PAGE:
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BW Businessworld

‘Providing Access To Finance Is Critical To Farmers’

The record production of all major food grains in previous year and increased supplies amidst weak demand have remained the major causes of the price fall

Samir Shah, CEO of National Commodity and Derivatives Exchange (NCDEX) India, a major player for agriculture supplies trade in the country, speaks to BW Businessworld on the future of agriculture-commodity market in India to prime minister Narendra Modi’s vision of connecting farmers to market. Edited excerpts:

Why there were huge falls in future volume at the end of previous year?

The lack lustre performance of the commodity markets was an outcome of multiple factors. The record production of all major food grains in previous year and increased supplies amidst weak demand have remained the major causes of the price fall.

Food grain production touched record high of 273.38 million tonne; highest post- Independence. A bumper harvest and slowdown in the economy due to demonetisation, contributed to a sharp drop in farm commodity prices in the past few months. Price of different pulses fell by 25-60 per cent during last one year, Soybean was down by 25-30 per cent. Tightening of the flow of money as a result of demonetisation, had also seen reduced stocking by traders and hedgers.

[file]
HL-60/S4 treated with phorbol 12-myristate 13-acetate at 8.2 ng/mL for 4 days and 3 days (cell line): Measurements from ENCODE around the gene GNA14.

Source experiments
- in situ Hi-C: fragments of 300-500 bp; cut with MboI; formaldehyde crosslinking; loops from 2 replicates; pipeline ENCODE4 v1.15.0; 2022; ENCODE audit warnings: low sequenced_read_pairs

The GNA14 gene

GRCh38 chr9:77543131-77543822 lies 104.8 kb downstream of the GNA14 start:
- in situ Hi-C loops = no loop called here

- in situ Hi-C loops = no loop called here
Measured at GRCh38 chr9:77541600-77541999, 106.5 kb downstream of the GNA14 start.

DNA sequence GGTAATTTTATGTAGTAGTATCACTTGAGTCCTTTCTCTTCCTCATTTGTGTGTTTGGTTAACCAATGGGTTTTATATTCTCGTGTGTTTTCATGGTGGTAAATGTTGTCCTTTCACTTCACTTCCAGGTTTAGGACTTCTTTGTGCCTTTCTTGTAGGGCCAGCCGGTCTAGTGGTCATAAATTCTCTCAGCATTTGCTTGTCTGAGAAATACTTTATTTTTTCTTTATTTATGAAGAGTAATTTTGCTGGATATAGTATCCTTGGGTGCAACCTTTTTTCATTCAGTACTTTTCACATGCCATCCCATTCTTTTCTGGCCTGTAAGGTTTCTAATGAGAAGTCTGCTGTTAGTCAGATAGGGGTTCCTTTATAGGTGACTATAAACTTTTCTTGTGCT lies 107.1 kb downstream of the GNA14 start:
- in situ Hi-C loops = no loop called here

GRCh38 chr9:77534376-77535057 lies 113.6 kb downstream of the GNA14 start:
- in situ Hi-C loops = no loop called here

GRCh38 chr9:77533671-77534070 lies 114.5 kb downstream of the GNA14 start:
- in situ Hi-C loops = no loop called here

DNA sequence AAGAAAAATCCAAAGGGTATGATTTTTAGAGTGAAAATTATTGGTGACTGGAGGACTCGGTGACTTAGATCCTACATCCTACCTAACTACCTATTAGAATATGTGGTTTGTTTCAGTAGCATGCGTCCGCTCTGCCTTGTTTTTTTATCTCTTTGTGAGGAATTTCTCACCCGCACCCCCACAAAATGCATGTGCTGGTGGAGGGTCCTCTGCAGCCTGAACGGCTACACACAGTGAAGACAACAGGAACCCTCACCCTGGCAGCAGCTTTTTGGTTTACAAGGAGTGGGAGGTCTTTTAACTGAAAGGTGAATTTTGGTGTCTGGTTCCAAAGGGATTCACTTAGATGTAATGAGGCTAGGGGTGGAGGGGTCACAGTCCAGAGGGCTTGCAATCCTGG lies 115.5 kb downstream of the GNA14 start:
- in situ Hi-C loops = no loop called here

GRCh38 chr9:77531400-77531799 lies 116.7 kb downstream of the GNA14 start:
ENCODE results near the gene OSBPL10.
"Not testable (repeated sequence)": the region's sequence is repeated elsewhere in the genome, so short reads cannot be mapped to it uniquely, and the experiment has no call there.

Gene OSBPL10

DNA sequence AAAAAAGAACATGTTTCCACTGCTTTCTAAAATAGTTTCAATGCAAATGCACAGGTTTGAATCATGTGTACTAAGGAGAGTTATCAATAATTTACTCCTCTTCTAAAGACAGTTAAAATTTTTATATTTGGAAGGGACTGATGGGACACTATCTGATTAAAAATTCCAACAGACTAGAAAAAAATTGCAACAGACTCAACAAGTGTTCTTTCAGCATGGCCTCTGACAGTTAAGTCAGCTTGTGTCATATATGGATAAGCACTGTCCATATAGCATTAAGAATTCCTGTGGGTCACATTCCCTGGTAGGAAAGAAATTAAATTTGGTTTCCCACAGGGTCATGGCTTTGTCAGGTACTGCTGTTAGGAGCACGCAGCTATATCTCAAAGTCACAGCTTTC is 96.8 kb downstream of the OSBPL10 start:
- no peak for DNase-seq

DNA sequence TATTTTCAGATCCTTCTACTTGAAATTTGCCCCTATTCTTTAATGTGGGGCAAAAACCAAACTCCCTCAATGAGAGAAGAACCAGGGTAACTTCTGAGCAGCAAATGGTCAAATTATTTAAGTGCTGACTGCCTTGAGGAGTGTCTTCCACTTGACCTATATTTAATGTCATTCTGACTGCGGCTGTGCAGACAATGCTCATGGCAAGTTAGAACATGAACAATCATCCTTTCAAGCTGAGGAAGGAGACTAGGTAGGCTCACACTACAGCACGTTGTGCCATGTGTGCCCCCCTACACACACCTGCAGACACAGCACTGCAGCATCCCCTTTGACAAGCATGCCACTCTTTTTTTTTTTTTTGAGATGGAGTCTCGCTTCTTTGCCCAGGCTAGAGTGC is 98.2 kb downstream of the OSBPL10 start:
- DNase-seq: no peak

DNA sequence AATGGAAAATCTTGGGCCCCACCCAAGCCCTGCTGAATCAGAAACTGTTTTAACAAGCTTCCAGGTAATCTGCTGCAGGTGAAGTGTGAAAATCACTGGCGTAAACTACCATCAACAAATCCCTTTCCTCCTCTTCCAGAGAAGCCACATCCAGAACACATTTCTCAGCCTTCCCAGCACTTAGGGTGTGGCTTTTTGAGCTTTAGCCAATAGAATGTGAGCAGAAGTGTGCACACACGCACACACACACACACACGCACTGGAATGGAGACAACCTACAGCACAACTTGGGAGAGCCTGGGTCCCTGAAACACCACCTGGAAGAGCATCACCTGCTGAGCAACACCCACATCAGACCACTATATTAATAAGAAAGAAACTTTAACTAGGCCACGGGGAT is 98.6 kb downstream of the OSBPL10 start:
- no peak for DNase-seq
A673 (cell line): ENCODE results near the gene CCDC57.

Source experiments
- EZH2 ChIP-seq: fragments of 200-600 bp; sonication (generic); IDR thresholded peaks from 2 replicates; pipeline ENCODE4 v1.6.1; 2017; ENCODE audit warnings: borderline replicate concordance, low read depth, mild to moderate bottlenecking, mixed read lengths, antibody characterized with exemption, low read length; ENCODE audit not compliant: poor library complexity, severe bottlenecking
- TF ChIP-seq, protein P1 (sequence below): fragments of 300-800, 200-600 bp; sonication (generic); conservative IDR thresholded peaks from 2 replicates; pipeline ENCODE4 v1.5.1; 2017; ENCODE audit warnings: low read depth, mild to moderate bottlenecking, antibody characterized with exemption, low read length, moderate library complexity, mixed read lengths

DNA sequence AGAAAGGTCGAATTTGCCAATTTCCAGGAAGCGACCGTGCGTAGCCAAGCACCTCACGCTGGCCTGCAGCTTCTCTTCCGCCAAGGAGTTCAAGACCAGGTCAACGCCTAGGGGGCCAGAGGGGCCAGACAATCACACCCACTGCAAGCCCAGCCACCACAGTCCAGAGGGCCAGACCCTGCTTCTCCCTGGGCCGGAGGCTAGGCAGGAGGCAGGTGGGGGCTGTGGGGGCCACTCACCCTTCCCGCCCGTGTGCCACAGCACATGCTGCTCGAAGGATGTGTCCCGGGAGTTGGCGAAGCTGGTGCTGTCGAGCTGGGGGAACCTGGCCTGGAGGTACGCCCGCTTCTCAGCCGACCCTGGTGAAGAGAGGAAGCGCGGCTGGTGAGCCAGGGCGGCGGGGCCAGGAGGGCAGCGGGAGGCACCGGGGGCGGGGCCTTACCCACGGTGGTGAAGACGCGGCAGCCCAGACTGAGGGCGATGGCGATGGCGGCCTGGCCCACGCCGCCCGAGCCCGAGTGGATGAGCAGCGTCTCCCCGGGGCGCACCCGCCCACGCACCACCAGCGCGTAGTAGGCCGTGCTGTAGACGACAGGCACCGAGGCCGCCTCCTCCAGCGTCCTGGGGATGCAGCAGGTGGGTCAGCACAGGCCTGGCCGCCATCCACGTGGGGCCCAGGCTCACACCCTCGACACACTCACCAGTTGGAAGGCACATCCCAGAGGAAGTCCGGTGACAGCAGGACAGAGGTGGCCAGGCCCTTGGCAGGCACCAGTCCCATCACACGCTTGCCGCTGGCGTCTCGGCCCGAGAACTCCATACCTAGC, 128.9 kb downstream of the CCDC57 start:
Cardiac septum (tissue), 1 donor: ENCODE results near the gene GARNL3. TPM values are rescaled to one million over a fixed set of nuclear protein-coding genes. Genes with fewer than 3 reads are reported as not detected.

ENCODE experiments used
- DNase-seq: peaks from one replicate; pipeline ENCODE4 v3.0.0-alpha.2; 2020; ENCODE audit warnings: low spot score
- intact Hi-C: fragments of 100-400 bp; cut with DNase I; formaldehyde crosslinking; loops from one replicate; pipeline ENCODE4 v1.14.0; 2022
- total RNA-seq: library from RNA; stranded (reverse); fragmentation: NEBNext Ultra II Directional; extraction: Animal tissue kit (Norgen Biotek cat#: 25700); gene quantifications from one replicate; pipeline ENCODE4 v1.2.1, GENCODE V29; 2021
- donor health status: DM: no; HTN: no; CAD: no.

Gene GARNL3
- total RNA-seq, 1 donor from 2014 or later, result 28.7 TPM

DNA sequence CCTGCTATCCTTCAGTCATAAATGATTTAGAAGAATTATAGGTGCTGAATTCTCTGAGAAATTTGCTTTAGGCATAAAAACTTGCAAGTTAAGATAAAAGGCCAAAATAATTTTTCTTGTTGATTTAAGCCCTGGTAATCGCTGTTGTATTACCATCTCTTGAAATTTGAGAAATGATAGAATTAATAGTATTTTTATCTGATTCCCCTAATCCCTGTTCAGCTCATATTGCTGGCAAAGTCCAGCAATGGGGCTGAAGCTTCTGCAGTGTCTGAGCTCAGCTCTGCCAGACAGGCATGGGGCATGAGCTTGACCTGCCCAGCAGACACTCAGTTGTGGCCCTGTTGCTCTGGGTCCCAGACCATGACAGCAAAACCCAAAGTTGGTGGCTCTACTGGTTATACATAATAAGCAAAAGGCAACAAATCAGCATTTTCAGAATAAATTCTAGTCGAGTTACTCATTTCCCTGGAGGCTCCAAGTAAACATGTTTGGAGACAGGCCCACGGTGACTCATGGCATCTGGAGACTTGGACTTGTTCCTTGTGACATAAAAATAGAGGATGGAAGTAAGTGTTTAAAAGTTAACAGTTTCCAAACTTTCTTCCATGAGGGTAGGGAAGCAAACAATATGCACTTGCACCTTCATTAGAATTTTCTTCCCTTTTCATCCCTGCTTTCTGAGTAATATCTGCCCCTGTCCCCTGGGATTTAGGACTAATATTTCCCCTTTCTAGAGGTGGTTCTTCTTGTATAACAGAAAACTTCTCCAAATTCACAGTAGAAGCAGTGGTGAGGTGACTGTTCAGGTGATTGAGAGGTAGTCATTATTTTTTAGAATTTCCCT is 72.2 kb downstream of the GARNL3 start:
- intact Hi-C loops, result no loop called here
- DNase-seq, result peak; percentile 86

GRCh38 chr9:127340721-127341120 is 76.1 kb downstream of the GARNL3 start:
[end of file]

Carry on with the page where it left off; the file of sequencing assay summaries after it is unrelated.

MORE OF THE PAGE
International market was also moving in bearish trend and the factors behind it were ample supply, a slowing global economy and a strong US dollar. This has been coupled with the lack of clarity over the goods and services tax (GST) on processed and packaged goods.

How NCDEX resolves different quality issues?

The Exchange has strict guidelines and processes in place for the Warehouse Service Providers (WSPs) and mandates the WSP to ensure deposits meet the quantity and quality parameters. This along with extensive efforts taken by the Exchange to increase quality consciousness among participants has helped reduce quality related complaints by almost 20 per cent over previous year.

The exchange ensures that independent audit of stocks and other facilities in the warehouses, is carried out by engaging expert agencies, at regular intervals. In the last three months, 54 warehouses have been audited.